Big Oil majors BP plc, Chevron Corp., ConocoPhillips, ExxonMobil Corp. and Royal Dutch Shell plc are being sued by San Francisco and Oakland to force the operators to pay for the cost of protecting Northern California from rising sea levels and the effects of climate change.

The separate lawsuits, which do not seek specific financial compensation, were filed Tuesday in state court in San Francisco and Alameda counties. San Francisco’s lawsuit projected that long-term improvements to the city’s seawall would cost an estimated $5 billion.

“These fossil fuel companies profited handsomely for decades while knowing they were putting the fate of our cities at risk,” said San Francisco City Attorney Dennis Herrera. “Instead of owning up to it, they copied a page from the Big Tobacco playbook. They launched a multi-million dollar disinformation campaign to deny and discredit what was clear even to their own scientists: global warming is real, and their product is a huge part of the problem.”

Oakland City Attorney Barbara J. Parker, whose city sits across from San Francisco on the East Bay, said the laws were “clear that the defendants are responsible for the consequences of their reckless and disastrous actions. The harm to our cities has commenced and will only get worse.”

The attorneys cited documents they claim show that the producers knew about the risks of climate change caused by fossil fuel emissions but chose to sow doubts publicly about it.

Chevron, headquartered in Northern California in San Ramon, said the litigation would not help address climate change.
A spokesman for Chevron, Melissa Ritchie, said the lawsuits would not help address climate change.

“Reducing greenhouse gas emissions is a global issue that requires global engagement and action,” Chevron spokeswoman Melissa Ritchie said. “Should this litigation proceed, it will only serve special interests at the expense of broader policy, regulatory, and economic priorities.”

Chevron welcomes opportunities to fight climate change, but the lawsuits are not constructive, it said.

“Chevron welcomes serious attempts to address the issue of climate change, but these suits do not do that,” the company stated. “Reducing greenhouse gas emissions is a global issue that requires global engagement and action. Should this litigation proceed, it will only serve special interests at the expense of broader policy, regulatory and economic priorities.”

ExxonMobil, which is in the midst of a federal lawsuit and related litigation initially spearheaded by New York’s attorney general about how its operations may impact climate change, called into question the validity of the California lawsuits.

“The claims in these lawsuits are without merit,” said an ExxonMobil spokesman. “We will vigorously defend ourselves against them.”

The plaintiffs in these lawsuits “may have overplayed their hand by moving their fight against climate change from the court of public opinion to a court of law,” said attorney Nicholas S. Preservati of Spilman Thomas & Battle in Charleston, WV. “The plaintiffs must now actually substantiate their claims that manmade carbon emissions are the root cause of climate change.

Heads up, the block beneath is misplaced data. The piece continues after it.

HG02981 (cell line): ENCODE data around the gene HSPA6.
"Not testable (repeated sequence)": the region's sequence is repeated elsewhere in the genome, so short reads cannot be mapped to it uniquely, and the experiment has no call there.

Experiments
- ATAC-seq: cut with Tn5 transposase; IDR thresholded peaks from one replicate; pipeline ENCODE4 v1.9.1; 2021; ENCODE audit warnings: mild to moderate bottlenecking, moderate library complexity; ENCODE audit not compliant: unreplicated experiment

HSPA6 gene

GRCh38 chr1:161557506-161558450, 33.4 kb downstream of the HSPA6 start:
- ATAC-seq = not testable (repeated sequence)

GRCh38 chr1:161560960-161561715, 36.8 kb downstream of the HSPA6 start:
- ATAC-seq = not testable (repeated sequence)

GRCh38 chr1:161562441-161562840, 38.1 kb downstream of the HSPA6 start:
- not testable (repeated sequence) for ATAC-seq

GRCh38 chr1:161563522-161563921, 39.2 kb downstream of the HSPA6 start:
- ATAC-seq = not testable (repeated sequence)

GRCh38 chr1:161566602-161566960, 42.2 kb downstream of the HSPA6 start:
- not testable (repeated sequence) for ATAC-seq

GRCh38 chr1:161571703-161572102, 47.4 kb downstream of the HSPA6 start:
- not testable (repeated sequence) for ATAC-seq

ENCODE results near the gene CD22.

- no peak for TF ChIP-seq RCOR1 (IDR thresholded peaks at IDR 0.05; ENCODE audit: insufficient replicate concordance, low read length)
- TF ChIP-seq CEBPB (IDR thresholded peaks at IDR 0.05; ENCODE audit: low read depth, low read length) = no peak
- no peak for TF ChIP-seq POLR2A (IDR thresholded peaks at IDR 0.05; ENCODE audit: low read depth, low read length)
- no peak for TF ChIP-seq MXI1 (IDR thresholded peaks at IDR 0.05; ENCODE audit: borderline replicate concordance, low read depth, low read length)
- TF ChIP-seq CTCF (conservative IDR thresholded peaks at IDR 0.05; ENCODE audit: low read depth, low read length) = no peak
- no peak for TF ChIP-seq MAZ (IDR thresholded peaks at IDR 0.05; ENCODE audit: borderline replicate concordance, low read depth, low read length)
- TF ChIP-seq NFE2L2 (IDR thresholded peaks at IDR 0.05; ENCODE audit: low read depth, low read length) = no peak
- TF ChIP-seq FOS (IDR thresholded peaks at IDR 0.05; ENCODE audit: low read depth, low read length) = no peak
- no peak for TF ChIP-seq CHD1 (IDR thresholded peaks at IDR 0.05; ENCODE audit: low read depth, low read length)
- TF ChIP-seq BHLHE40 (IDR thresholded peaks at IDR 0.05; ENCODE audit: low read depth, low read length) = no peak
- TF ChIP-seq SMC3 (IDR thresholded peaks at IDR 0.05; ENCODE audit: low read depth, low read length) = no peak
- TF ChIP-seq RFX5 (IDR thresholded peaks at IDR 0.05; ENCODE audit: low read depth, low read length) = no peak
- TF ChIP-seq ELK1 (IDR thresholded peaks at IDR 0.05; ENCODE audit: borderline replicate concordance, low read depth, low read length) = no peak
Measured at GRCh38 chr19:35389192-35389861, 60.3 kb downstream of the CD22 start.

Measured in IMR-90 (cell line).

“Contrary to the allegations in the lawsuit, sea levels are lower now than they were in September 2015 according to NASA,” he said. “In addition, the plaintiffs will have a difficult time proving damages from rising sea levels, since NASA records show less than a 3.5-inch increase in sea levels over the past 25 years.”

In addition, the plaintiffs may have to prove “the Arctic ice melt is the result of manmade carbon emissions instead of the 1,100 mile string of volcanoes (Gakkel Ridge) that are releasing heat and methane beneath the Arctic Ocean,” Preservati said. “While there are many hurdles facing the plaintiffs, this lawsuit may ultimately fall under its own weight as the plaintiffs should be required to join all emitters of carbon as indispensable parties.”

A related case is underway against ExxonMobil. In a first of its kind lawsuit filed against the company last year, Judge Mark L. Wolf of the U.S. District Court, District of Massachusetts, earlier this month dismissed in part claims by the Conservation Law Foundation (CLF) concerning climate change impacts.

CLF’s lawsuit asserts several things, including that ExxonMobil’s Everett oil transfer and storage facility in Boston Harbor has failed to comply with its National Pollutant Discharge Elimination System permit and the U.S. Clean Water Act. The lawsuit also claims the marine terminal has not been sufficiently upgraded to handle climate change impacts. The lawsuit is Conservation Law Foundation v. ExxonMobil, No. CV-16:11950.

Wolf allowed the lawsuit to continue, but CLF was ordered to remove the climate change references. The judge wrote that he wanted to avoid the “Scopes Monkey Trial of the 21st Century,” referring to the famous 1925 trial about whether evolution should be taught in Tennessee schools. The trial devolved into a debate about human origin.

References have to stripped out regarding harm caused by climate change that would occur in 2050 or later. Material to the case is whether there is a foreseeable risk of substantial change in sea level, Wolf said. However, it is not important whether the cause of the sea level change is because of “warming of the atmosphere or a Noah’s Ark phenomenon.”